This week, God threw the doors wide open to me on some intimate things he's dealing with in life, and an overwhelming, deep compassion came over me for him.  As I answered the phone call and the situation he is dealing with was painfully being spoken with his voice emitting exhaustion, my heart sunk and this rush of deep, deep love enveloped my heart towards him. I wanted to take this mess away from him.  I wanted to do something to help.  I wanted to just say, "it's not real, it's not happening, and you're better than this."  But the reality is that it is real and it is happening.  It breaks my heart when bad things happen to good people, especially people like him.  He is such a good person.  He doesn't deserve any of this (not that anyone does, but this is someone significantly close to me).  Instead of being rewarded for being a great person, a great employee, a great dad, a wonderful friend, etc, he's being manipulated, taken advantage of, having false accusations against him, having his time taken away from him and his children, and stripped of everything - everything - he has.  And it continues on and on.  This.  Breaks.  My.  Heart.

I haven't felt this deep of compassion in quite some time.  It's a feeling that you don't forget because it's deep within your spirit and soul, and it's a feeling that deepens my prayer life.  It's a feeling of just wanting to sit in silence and hold the person as they cry while you pray over them in your spirit.  This compassion is something that can't be shaken easily or let go of the next day.  It's a deep love that runs deeper than the oceans depths.  It's a love that wants to say, "Do not let the devil steal your joy.  Do not let him have the upper hand.  Do. Not. Give. Up."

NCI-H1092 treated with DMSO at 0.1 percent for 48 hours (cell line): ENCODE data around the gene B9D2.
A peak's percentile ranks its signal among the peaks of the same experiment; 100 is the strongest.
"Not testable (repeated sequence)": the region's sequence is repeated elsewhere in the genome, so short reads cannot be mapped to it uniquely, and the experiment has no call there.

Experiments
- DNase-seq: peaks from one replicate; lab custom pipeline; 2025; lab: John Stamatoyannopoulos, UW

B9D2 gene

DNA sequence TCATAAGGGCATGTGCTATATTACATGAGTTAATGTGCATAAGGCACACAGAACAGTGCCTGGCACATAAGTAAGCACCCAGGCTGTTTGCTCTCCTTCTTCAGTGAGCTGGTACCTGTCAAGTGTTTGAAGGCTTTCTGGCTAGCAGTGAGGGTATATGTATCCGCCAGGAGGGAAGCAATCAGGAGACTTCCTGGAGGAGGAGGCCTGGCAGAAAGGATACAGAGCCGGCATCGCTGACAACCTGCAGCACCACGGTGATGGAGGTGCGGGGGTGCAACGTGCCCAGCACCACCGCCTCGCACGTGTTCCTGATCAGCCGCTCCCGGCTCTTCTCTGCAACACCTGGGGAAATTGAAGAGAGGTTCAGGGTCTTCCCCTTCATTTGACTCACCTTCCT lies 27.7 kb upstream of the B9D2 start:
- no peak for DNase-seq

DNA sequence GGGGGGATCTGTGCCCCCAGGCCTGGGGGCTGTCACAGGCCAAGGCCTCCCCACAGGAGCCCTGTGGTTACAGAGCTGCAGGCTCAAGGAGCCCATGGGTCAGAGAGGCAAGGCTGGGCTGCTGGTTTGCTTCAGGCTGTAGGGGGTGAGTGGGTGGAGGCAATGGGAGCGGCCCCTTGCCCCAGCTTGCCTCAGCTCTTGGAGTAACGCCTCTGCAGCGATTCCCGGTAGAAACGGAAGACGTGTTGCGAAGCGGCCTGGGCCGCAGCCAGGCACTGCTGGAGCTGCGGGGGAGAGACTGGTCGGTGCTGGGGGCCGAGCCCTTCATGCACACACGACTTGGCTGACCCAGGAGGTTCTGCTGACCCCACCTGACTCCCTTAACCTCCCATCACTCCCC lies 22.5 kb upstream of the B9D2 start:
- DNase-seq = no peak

In that moment, I began to feel compassion because I know that you hurt, just like me, and you feel joy, just like me. You worry and feel scared sometimes, just like me. You have bad days, just like me, and you have amazing days, just like me. You are seeking, just like me. You want to believe in love, just like me.  This realization has allowed me to continue loving even when it isn’t returned to me in the exact way I initially wanted it.

True love, after all, is to love someone and expect nothing in return.

The gift of compassion that God gave me can totally take over my soul when it is deep like this.  But I know that the act of compassion can only be followed by love, faith, and prayer.  I know God has the final outcome already in place, and in the end, God wins anyway!  

If you're experiencing pain, hurt, anger, fear, or questioning whether you're good enough, worth it, or valuable, know that God is right there beside you.  He knows the plans for your life, and He does not wish to hurt you, but to prosper you and bring you peace.  Hold tight to that verse (Jeremiah 29:11).

Here are a few of my favorite songs.  One of my favorite singers is Martha Munizzi.  Listen to her sing this amazing song, and may it bring you peace, hope, and strength.

Another good friend of mine, Morris Chapman, singing, "I Know the Plans" at Saddleback Church.  His authenticity for worship is incomparable.


And one of my favorite songs/reminders by one of my mentors and friend, Alva Copeland.  Her life emits Jesus.

Lastly, I'm reminded of a beautiful song I played for many years on the violin in church.  "As the Deer."